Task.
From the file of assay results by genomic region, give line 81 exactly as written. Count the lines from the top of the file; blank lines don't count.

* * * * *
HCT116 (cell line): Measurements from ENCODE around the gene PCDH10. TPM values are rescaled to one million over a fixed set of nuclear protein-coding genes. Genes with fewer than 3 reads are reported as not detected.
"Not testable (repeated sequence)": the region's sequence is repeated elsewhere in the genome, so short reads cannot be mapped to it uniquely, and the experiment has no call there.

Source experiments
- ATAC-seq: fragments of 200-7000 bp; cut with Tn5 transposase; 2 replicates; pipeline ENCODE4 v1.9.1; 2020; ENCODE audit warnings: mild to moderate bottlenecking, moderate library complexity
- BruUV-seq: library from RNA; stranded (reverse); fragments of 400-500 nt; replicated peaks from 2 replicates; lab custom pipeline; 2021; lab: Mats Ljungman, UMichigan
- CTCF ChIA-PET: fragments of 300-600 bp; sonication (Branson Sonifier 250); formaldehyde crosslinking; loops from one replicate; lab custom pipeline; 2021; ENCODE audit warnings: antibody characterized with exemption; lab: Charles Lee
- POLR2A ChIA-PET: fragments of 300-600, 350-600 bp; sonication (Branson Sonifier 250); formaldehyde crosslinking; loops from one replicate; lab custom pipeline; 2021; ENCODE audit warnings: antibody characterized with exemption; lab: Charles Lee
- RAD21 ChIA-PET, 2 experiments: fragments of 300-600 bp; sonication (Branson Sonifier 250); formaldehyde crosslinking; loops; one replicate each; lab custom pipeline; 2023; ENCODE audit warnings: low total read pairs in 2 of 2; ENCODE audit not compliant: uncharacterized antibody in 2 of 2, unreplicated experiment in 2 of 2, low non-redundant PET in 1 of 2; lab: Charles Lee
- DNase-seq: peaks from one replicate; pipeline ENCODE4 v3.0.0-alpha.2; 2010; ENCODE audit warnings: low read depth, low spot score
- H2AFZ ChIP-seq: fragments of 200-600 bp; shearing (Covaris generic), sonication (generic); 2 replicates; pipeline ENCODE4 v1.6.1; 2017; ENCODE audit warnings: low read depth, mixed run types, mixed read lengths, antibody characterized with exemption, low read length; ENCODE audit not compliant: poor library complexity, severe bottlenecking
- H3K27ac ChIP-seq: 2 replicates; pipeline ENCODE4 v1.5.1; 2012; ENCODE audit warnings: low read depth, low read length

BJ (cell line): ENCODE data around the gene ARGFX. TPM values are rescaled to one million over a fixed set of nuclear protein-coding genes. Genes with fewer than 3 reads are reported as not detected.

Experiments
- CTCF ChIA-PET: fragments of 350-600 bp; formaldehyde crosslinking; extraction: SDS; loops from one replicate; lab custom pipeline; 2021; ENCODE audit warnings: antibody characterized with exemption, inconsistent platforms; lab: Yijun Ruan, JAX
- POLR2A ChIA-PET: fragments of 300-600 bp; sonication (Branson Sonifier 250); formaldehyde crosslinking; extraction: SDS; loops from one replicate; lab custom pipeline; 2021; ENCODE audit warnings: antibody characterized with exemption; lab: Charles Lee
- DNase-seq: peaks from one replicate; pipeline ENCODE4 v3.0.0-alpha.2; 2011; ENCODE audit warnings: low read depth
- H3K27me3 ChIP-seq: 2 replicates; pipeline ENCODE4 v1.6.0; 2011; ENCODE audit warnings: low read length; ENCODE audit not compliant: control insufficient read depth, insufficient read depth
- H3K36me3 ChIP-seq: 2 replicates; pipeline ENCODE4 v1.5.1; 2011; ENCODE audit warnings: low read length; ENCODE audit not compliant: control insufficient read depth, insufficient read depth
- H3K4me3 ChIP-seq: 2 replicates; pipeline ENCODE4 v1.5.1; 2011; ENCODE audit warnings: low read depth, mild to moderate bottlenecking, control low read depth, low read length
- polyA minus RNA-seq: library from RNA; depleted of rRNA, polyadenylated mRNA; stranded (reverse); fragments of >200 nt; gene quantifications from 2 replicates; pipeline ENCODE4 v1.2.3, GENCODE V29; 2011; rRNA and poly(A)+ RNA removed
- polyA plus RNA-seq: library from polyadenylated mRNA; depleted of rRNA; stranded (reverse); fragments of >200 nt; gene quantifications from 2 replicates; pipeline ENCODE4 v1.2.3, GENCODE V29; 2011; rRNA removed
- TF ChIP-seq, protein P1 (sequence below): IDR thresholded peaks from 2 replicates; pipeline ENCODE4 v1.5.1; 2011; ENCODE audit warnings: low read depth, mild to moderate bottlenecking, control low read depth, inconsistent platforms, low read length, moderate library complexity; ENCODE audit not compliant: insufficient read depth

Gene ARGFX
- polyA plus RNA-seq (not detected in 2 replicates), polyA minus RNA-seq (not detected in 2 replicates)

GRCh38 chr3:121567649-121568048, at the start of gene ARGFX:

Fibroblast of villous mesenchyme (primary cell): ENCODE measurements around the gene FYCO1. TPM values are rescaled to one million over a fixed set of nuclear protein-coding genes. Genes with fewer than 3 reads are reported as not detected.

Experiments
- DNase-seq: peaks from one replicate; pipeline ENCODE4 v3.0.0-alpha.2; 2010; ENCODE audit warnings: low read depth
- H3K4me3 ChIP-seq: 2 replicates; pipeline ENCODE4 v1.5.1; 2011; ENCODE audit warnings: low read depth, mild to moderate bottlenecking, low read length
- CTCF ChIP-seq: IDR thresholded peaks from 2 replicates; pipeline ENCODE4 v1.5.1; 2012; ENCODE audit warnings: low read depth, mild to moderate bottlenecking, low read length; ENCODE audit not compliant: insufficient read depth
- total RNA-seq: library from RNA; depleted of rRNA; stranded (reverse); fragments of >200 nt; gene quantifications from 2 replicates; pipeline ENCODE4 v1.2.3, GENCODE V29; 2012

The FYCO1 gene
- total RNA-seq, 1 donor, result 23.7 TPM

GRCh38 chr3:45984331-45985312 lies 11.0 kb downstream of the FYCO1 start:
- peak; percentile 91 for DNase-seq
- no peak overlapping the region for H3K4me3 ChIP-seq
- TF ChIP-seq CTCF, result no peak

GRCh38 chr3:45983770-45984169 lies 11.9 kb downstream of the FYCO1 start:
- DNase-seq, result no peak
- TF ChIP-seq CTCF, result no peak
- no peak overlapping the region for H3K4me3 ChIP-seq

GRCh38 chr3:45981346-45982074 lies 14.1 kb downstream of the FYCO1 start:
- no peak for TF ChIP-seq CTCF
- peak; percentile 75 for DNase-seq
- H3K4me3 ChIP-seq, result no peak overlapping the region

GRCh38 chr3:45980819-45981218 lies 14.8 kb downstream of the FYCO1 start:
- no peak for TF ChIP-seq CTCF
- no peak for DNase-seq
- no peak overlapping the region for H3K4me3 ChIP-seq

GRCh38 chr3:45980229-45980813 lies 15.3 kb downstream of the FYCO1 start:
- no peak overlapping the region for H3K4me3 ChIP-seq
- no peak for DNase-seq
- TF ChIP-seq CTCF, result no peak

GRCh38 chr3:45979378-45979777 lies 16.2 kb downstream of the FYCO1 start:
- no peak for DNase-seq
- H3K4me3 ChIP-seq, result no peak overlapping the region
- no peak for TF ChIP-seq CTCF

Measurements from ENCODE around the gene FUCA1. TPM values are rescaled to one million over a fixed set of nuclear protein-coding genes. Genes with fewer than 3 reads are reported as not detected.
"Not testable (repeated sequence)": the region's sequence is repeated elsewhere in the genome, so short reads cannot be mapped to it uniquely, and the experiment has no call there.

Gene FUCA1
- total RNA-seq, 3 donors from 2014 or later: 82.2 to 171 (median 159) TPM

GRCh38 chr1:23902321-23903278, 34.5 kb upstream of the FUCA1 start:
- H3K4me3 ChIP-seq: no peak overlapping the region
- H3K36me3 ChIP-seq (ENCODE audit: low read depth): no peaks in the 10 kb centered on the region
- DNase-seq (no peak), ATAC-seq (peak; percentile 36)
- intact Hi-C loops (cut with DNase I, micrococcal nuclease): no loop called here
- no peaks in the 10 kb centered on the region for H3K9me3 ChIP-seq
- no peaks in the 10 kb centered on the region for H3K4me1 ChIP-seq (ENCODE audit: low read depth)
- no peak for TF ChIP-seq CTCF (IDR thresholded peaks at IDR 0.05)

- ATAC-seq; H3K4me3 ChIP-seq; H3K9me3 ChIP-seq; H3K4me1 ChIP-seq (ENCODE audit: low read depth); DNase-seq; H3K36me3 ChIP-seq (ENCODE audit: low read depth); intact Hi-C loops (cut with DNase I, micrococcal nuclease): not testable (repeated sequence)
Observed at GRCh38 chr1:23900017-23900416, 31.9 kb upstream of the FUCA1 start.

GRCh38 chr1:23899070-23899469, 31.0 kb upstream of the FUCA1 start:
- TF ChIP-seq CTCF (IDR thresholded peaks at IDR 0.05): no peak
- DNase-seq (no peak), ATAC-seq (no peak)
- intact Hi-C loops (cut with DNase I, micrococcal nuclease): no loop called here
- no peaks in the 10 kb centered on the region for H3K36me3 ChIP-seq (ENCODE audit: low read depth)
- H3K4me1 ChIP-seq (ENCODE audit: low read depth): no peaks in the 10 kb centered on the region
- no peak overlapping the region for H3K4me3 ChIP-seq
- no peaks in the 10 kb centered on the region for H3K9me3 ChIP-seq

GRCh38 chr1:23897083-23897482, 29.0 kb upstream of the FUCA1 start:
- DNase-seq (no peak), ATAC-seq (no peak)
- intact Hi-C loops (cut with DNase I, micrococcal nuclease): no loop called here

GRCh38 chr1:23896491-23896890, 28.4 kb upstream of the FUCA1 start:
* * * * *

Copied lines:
- DNase-seq (no peak), ATAC-seq (no peak)